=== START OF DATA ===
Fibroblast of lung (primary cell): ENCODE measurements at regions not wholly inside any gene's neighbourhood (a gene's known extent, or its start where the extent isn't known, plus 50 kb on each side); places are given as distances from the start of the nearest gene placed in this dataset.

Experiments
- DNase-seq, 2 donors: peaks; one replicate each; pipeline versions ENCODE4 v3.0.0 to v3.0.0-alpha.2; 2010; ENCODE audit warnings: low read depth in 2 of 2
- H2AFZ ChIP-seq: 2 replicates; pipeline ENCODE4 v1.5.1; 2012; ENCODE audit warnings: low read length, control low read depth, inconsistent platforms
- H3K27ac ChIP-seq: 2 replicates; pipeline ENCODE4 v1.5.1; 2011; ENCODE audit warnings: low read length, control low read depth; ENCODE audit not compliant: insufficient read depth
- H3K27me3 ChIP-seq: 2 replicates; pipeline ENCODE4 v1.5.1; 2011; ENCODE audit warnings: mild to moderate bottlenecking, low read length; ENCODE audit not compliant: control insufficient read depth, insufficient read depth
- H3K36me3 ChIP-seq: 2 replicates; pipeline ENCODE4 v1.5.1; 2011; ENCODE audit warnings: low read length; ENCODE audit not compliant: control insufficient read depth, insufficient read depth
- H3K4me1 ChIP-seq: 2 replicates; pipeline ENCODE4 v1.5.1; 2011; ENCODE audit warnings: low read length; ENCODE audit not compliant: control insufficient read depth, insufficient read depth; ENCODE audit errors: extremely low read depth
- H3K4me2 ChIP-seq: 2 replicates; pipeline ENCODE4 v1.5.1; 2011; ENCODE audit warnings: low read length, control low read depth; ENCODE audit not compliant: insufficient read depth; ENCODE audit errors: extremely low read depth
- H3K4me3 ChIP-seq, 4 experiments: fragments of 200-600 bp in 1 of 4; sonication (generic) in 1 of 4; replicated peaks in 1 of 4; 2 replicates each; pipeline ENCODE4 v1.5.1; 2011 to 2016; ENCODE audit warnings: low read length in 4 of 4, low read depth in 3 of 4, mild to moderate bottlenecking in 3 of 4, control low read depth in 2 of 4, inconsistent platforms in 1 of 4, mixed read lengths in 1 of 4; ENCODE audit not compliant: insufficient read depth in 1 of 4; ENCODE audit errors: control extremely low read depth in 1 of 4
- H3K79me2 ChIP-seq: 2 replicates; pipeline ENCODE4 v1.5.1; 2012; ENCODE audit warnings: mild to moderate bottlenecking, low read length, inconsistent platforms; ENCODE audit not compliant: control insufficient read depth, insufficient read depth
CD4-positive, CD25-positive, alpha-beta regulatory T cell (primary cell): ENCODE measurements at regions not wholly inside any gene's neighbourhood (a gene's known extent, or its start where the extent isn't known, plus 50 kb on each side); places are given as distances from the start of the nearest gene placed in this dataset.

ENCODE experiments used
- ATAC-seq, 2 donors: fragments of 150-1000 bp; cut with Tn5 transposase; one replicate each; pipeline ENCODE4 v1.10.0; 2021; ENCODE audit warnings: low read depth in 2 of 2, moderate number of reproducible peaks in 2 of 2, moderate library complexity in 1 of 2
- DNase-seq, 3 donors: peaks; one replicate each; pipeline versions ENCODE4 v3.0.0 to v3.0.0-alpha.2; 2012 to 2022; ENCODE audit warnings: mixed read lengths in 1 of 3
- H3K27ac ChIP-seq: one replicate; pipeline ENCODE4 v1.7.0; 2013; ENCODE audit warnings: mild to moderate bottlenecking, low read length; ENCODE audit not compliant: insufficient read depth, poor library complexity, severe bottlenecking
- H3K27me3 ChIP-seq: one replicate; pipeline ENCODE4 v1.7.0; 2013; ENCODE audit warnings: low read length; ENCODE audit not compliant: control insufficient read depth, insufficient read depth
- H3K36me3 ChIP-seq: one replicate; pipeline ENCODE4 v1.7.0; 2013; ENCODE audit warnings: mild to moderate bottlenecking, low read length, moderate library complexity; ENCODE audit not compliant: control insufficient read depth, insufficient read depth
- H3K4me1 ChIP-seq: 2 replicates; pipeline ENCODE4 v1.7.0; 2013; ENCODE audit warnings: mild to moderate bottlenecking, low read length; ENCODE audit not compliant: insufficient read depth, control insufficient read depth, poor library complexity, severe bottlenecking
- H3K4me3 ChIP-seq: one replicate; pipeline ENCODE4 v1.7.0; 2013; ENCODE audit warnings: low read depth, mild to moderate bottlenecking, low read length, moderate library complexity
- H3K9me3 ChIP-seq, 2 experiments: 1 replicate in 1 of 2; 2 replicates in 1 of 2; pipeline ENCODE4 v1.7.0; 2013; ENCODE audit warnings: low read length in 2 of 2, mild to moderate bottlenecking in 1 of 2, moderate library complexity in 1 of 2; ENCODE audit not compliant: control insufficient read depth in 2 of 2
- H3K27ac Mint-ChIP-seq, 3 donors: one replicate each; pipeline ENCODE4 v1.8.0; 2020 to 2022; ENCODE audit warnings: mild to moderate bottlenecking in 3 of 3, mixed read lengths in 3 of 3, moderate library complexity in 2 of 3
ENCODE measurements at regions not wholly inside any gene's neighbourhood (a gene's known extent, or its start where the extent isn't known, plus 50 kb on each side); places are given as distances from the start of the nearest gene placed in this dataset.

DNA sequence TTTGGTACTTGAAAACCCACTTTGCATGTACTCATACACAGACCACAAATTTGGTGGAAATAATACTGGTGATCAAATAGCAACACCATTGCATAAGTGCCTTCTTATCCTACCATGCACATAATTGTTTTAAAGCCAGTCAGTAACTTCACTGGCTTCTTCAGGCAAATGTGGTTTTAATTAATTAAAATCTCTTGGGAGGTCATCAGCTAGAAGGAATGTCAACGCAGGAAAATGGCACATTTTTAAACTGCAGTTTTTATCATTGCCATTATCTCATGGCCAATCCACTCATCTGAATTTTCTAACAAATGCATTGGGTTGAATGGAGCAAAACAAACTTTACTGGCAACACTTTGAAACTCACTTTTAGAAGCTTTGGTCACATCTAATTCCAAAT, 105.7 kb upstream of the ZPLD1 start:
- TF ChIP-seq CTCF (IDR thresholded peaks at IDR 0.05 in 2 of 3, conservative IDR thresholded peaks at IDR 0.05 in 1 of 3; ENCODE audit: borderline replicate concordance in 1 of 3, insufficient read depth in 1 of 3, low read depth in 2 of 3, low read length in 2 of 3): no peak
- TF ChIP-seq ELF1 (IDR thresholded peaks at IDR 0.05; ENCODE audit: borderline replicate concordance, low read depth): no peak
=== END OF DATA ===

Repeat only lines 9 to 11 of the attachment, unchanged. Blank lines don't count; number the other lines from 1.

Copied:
- H3K4me2 ChIP-seq: 2 replicates; pipeline ENCODE4 v1.5.1; 2011; ENCODE audit warnings: low read length, control low read depth; ENCODE audit not compliant: insufficient read depth; ENCODE audit errors: extremely low read depth
- H3K4me3 ChIP-seq, 4 experiments: fragments of 200-600 bp in 1 of 4; sonication (generic) in 1 of 4; replicated peaks in 1 of 4; 2 replicates each; pipeline ENCODE4 v1.5.1; 2011 to 2016; ENCODE audit warnings: low read length in 4 of 4, low read depth in 3 of 4, mild to moderate bottlenecking in 3 of 4, control low read depth in 2 of 4, inconsistent platforms in 1 of 4, mixed read lengths in 1 of 4; ENCODE audit not compliant: insufficient read depth in 1 of 4; ENCODE audit errors: control extremely low read depth in 1 of 4
- H3K79me2 ChIP-seq: 2 replicates; pipeline ENCODE4 v1.5.1; 2012; ENCODE audit warnings: mild to moderate bottlenecking, low read length, inconsistent platforms; ENCODE audit not compliant: control insufficient read depth, insufficient read depth